The Bone Knife by Intisar Khanani

The Bone Knife, Intisar Khanani, The Theft of Sunlight, books and tea, tea and books, Earl Grey Editing

Published: October 2012 by Purple Monkey Press
Format reviewed: E-book (mobi)
Series: The Theft of Sunlight #0.5
Genres: Fantasy
Source: Smashwords
Reading Challenges: Read My Own Damn Books
Available: Amazon ~ Barnes & Noble ~ Kobo ~ Smashwords ~ Free across all platforms

Rae knows how to look out for family. Born with a deformed foot, she feigns indifference to the pity and insults that come her way. Wary of all things beautiful, Rae instantly distrusts their latest visitor: an appallingly attractive faerie. Further, his presence imperils the secret her sister guards. But when the local townspeople show up demanding his blood, Rae must find a way to protect both her sister’s secret and their guest. Even if that means risking herself.

I love Intisar’s work and The Bone Knife has done nothing to change my mind. It was the perfect short read while I was dealing with eye strain and Aurealis judging.

Rae was a great character, particularly because she was a bit unusual. It’s not often the staid oldest sister gets to be the focus of a story. More often it’s the magical middle sister or the impulsive youngest. Rae is pragmatic–even a little dour at times–and I loved that about her.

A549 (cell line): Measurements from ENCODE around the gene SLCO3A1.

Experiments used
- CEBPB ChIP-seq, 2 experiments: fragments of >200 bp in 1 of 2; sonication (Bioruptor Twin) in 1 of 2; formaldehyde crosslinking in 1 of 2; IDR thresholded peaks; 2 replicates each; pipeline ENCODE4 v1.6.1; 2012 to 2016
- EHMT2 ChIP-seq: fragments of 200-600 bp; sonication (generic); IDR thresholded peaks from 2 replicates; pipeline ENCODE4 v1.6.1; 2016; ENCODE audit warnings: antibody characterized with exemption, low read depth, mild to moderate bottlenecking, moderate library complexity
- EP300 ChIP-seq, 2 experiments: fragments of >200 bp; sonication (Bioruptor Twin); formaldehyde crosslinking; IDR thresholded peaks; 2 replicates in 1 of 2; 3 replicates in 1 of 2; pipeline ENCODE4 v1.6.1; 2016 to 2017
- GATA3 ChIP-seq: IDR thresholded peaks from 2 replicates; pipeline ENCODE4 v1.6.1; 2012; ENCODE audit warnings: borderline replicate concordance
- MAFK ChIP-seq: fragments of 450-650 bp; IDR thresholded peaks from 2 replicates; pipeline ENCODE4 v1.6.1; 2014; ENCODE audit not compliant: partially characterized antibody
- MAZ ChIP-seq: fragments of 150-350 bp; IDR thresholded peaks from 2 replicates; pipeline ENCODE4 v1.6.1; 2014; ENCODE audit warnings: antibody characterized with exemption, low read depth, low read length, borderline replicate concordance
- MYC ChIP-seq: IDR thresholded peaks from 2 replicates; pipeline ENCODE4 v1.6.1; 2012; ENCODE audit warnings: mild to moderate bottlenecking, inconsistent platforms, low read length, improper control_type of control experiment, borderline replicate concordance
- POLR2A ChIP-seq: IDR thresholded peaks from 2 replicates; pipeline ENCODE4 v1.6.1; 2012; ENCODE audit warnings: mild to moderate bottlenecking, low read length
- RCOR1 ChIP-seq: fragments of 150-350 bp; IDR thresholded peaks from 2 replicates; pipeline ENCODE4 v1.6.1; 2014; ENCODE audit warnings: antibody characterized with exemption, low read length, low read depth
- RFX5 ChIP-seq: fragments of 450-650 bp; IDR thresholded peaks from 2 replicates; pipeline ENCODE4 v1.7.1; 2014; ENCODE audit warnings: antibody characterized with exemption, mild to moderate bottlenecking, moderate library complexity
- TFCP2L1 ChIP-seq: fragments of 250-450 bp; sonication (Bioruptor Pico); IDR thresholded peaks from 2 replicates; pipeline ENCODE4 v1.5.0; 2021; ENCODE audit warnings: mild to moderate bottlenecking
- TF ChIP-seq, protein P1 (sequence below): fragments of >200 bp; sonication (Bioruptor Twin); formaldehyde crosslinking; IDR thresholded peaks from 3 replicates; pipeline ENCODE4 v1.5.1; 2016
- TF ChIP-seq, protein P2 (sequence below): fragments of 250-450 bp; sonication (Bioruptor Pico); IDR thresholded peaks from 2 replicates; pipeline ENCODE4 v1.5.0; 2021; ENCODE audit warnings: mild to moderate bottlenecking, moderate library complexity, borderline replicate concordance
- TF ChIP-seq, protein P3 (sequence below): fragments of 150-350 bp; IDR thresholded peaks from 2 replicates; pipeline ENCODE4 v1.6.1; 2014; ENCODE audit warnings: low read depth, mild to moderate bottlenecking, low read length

I also enjoyed her relationship with her family. There’s clearly a lot of love between them. Nevertheless, Rae remains aware of the way they treat her differently and their love makes their pity harder to bear in some ways. Rae’s family are also conscious of this and their guilt leaks out onto the page.

The Bone Knife is short, barely scraping into the category of novelette. The story is tightly written and manages to deal with a number of powerful themes. As with much of Intisar’s work, it deals primarily with fear and with being an outsider: of being female in a patriarchal society, of being a foreigner in a xenophobic world, and of being disabled in a world geared for the able-bodied. In this regard, the story reminded me a lot of another of Intisar’s work: Thorn. So it seems fitting that the two are set in the same world, though I was unaware of it at the time of reading (and doesn’t really come up in the story).

While Rae bears the brunt of judgement from others, she is not beyond being judgemental herself. When the faerie Stonemane arrives at her family’s ranch, her behaviour towards him is dictated solely by the negative stereotypes she has heard about his kind. I felt this served to humanise her while also highlighting how being marginalised in certain ways doesn’t necessarily mean one is above marginalising others.

Despite the connection to Thorn, this story stands on its own. However, there were some significant loose ends which I anticipate will be tied up in the forthcoming series.

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